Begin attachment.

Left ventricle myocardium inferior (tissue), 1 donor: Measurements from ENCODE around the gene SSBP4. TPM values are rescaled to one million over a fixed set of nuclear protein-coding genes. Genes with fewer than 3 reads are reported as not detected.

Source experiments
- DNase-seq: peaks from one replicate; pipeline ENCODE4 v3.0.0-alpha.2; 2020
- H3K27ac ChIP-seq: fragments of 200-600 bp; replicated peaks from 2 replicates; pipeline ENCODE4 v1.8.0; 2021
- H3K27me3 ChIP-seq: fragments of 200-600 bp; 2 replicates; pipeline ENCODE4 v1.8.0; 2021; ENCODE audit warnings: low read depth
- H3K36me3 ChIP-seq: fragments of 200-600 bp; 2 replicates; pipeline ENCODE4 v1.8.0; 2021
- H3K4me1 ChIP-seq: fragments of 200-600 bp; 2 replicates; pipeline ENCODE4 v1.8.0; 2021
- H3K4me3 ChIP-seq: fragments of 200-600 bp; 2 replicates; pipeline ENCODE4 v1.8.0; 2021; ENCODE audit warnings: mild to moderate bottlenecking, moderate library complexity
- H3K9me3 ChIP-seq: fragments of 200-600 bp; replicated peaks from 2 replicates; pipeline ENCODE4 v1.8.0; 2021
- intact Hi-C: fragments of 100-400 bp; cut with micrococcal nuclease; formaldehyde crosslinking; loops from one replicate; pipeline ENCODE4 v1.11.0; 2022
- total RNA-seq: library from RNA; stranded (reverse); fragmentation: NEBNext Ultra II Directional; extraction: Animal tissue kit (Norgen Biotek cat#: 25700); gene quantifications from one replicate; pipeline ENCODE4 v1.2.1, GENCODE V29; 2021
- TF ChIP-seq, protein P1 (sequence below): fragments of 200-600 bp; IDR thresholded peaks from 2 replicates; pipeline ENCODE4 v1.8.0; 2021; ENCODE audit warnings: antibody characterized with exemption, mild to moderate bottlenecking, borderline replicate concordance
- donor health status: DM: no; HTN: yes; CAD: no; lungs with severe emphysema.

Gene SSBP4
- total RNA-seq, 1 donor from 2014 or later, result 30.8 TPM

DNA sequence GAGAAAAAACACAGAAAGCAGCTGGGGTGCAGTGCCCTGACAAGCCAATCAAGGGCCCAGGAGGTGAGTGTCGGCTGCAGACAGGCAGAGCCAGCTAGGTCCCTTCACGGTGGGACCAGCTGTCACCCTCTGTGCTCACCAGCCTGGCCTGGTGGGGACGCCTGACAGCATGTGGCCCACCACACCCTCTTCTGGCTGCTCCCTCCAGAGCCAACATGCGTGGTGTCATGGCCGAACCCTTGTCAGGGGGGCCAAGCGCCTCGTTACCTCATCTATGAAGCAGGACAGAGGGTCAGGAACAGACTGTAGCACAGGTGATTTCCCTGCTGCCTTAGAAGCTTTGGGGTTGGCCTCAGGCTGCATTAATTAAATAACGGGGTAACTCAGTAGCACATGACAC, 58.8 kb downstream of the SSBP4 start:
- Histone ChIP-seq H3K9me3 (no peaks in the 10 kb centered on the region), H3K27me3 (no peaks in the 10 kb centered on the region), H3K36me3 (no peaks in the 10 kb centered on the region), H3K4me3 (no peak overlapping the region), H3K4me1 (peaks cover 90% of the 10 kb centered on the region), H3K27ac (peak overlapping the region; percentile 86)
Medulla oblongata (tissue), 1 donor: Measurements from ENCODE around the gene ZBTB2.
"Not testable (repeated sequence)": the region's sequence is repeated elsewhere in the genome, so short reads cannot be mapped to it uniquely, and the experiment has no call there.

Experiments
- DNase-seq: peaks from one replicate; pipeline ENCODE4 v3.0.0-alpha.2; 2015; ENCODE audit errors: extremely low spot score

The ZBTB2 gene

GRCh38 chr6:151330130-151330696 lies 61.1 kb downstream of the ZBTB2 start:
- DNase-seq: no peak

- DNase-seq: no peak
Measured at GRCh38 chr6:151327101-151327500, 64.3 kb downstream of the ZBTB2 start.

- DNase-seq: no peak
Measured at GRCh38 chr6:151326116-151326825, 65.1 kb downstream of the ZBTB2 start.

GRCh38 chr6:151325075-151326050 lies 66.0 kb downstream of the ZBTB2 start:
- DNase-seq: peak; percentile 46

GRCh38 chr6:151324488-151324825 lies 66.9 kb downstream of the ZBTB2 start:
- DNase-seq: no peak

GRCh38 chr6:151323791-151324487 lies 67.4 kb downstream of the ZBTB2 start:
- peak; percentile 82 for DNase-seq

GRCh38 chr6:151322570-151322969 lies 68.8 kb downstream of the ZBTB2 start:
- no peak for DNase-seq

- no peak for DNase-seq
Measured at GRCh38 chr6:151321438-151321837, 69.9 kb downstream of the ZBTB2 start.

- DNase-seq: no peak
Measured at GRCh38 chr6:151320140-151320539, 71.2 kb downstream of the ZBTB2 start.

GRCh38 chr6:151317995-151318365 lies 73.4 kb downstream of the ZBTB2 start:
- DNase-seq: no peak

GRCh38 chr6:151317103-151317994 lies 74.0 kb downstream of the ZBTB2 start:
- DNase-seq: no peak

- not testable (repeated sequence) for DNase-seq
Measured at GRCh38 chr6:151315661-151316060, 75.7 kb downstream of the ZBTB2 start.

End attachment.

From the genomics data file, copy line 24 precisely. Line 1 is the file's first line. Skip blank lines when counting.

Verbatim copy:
- DNase-seq: no peak